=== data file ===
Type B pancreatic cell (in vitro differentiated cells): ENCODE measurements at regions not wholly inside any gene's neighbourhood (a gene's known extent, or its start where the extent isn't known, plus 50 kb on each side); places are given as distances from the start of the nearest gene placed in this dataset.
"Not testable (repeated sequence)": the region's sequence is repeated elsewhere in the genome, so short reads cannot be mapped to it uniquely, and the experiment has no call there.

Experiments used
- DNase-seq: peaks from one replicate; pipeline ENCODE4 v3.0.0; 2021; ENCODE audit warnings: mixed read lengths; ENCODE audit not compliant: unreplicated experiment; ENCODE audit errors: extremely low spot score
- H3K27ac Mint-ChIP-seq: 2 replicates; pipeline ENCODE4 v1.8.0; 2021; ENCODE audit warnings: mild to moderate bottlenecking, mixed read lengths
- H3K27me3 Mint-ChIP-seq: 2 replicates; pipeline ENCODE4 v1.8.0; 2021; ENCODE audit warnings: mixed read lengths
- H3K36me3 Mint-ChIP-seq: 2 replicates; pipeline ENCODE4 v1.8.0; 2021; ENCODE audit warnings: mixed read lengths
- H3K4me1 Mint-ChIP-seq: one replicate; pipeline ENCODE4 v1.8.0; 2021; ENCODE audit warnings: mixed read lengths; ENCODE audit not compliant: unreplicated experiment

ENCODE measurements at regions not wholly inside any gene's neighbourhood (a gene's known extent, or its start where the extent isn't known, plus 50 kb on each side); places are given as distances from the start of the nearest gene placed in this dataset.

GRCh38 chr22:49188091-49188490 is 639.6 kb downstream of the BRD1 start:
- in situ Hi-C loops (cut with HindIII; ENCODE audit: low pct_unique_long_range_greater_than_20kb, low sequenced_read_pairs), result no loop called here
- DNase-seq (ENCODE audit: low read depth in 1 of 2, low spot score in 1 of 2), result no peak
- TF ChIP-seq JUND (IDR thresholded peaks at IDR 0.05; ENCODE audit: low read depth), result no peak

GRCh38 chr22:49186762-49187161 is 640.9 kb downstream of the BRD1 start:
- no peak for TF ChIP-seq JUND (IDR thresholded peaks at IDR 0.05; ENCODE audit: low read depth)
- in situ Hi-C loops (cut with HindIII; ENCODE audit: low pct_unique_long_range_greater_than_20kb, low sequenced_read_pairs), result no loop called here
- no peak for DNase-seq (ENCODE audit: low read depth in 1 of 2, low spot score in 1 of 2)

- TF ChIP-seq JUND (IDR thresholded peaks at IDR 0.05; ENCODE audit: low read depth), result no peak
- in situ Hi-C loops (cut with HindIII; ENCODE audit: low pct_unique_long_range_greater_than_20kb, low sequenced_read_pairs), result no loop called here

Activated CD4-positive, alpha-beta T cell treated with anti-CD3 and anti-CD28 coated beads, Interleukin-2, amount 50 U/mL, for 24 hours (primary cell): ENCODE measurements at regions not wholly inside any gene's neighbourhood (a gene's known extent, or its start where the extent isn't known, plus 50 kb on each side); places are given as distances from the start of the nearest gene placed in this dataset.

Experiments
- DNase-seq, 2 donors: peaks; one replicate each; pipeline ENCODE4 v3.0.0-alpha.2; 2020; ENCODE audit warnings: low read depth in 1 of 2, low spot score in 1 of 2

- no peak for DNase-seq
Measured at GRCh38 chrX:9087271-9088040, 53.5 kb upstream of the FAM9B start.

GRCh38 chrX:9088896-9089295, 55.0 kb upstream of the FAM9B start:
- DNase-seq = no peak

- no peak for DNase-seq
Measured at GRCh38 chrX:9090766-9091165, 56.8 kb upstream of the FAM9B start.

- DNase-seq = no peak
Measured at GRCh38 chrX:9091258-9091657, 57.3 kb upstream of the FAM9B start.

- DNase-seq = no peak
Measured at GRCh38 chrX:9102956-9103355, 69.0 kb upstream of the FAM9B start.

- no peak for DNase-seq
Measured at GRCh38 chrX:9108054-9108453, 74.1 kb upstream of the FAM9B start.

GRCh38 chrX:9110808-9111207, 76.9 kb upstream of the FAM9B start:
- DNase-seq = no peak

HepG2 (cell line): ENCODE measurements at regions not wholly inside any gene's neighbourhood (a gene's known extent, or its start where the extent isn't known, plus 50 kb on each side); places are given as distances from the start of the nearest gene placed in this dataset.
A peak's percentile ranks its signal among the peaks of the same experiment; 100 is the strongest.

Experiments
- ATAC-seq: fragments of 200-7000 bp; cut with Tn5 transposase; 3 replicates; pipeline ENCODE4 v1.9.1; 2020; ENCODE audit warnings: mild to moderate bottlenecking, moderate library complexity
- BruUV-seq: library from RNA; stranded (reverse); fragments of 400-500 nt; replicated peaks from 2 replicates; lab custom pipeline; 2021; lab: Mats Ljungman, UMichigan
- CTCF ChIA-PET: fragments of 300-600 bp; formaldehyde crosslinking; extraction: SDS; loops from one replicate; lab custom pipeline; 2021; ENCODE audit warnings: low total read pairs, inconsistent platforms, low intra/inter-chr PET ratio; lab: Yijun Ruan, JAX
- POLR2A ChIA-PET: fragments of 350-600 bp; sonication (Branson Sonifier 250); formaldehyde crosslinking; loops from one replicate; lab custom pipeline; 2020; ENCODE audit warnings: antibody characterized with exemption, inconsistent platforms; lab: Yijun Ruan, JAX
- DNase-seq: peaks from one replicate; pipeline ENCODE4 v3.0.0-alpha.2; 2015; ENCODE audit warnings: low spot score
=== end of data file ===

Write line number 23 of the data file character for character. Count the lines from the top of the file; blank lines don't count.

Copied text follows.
- no peak for DNase-seq